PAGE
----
TV viewing up despite rise of social media
Ofcom research shows U.K. TV viewing up 3% in 5 yearsLONDON -- Television viewing is booming despite an assault on people's senses by the growing popularity of social media such as Facebook and Twitter.
Research published Thursday by media regulator Ofcom indicates that the U.K. remains a nation of goggle-eyes with viewers tuning in for an average of three hours and 45 minutes of television a day in 2009, 3% more than in 2004.
Ofcom's report says the uptick in small screen popularity comes on the back of the availability of digital video recorders (DVRs) and the advent of high definition television, now found in north of five million homes here.
Digital television passed the 90% threshold for the first time last year, with 92.1% of homes having digital TV by the first quarter of 2010. The average weekly reach of multichannel television exceeded that of the five main TV channels -- BBC1, BBC2, ITV1, Channel 4 and Channel 5 -- also for the first time in 2009.
But despite the fact people love to watch, it wasn't all good news for the industry.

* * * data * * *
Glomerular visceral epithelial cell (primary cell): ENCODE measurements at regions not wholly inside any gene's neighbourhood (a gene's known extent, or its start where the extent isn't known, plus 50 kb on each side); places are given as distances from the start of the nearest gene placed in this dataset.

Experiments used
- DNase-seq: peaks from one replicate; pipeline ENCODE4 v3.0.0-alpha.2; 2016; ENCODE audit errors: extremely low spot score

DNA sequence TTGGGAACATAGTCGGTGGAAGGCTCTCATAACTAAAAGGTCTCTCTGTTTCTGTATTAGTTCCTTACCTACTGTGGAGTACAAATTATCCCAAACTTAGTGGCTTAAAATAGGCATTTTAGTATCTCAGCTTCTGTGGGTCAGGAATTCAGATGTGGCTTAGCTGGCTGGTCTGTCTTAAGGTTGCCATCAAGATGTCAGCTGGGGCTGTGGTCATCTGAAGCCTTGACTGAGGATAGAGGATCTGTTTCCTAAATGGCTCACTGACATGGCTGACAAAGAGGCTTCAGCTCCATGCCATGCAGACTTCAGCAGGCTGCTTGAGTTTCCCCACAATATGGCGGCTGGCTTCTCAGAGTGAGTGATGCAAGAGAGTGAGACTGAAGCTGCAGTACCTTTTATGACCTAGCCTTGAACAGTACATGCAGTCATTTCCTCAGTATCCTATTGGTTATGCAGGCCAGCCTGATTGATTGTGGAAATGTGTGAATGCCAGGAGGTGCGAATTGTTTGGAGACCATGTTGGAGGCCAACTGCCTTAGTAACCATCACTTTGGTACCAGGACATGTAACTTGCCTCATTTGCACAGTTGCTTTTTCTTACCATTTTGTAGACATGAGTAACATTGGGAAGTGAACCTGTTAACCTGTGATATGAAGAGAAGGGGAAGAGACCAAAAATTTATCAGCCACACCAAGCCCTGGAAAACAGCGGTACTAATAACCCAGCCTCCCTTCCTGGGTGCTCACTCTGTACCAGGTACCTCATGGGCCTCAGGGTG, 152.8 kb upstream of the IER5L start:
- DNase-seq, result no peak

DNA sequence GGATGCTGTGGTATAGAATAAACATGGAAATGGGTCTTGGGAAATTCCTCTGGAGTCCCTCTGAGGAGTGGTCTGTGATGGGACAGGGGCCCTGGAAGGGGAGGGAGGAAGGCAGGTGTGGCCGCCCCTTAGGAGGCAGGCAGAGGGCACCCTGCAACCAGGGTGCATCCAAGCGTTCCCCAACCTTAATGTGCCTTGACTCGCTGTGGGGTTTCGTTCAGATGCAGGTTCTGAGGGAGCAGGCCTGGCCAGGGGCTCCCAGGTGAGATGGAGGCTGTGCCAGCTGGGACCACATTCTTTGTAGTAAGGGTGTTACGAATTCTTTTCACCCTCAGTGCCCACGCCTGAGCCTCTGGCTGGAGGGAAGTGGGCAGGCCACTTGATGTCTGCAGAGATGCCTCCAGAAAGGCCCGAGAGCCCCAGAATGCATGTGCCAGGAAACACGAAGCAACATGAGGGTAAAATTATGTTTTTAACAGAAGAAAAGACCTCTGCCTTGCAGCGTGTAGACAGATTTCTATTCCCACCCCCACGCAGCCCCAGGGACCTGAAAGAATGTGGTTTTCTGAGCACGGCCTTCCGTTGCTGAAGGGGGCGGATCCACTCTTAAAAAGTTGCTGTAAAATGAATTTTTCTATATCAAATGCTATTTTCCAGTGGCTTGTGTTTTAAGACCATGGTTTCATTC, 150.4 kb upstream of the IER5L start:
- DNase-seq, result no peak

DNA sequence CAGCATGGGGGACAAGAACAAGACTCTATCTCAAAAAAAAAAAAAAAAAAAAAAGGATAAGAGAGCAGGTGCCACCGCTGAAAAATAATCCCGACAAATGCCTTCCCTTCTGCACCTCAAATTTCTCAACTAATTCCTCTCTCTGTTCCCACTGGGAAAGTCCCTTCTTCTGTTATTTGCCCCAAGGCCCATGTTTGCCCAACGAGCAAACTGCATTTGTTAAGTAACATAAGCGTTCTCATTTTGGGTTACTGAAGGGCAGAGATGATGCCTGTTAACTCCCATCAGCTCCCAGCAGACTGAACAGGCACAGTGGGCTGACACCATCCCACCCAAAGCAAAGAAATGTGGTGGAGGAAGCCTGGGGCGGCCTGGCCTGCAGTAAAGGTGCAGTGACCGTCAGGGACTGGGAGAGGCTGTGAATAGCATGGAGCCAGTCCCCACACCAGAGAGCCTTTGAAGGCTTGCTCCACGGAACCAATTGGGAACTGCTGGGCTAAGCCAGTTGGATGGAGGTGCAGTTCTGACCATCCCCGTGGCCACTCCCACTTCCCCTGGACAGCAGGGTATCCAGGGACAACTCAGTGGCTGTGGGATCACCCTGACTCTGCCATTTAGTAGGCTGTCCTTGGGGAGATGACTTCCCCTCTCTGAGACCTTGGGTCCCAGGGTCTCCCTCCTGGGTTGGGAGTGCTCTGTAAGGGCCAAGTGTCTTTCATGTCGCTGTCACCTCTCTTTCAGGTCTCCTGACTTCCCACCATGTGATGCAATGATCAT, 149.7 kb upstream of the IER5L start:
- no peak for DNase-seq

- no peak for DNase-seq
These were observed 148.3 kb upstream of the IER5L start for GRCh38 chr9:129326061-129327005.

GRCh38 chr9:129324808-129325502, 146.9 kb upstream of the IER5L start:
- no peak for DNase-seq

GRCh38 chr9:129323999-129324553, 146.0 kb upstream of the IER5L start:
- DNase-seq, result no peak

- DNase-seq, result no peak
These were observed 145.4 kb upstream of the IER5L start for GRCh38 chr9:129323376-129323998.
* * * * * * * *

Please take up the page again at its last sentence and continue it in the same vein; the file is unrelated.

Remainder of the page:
TV industry revenues fell slightly last year from 2008, hitting £1.1 billion ($1.7 billion) in 2009 as growth in pay TV subscription revenue failed to offset falling television advertising revenues.
The Ofcom report said the 0.4% year-on-year contraction is the first time the TV industry has shrunk since the regulator began reporting "on the size of the television market, as broadcasters contended with the impact of an economic downturn."
Net advertising revenue (NAR) was the worst hit of all revenue streams, down by £335 million ($524 million) in 2009 to £3.1 billion ($4.8 billion).
Good news for pay TV operators though. Revenues appeared comparatively unaffected throughout the last year. The pay TV sector posted a £319 million ($498 million) uptick in revenues in 2009 to £4.6 billion ($7.2 billion).
And that came in spite of the closure of Setanta Sports in June 2009, which paved the way for ESPN to launch a new premium sports subscription channel two months later. Ofcom noted that Setanta's shutdown and the off button for its bouquet of U.K. channels contributed to the first ever annual fall in the number of channels in Blighty, down from 495 at the end of 2008 to 490 in 2009.
The suggestion is that the fall in channel numbers indicates the multichannel market is reaching saturation point in the U.K.
Ofcom estimates that the amount of the BBC's revenue allocated to TV, the third biggest component of TV industry revenue, grew marginally in 2009, up by £41 million ($64 million) to £2.7 billion ($4.2 billion).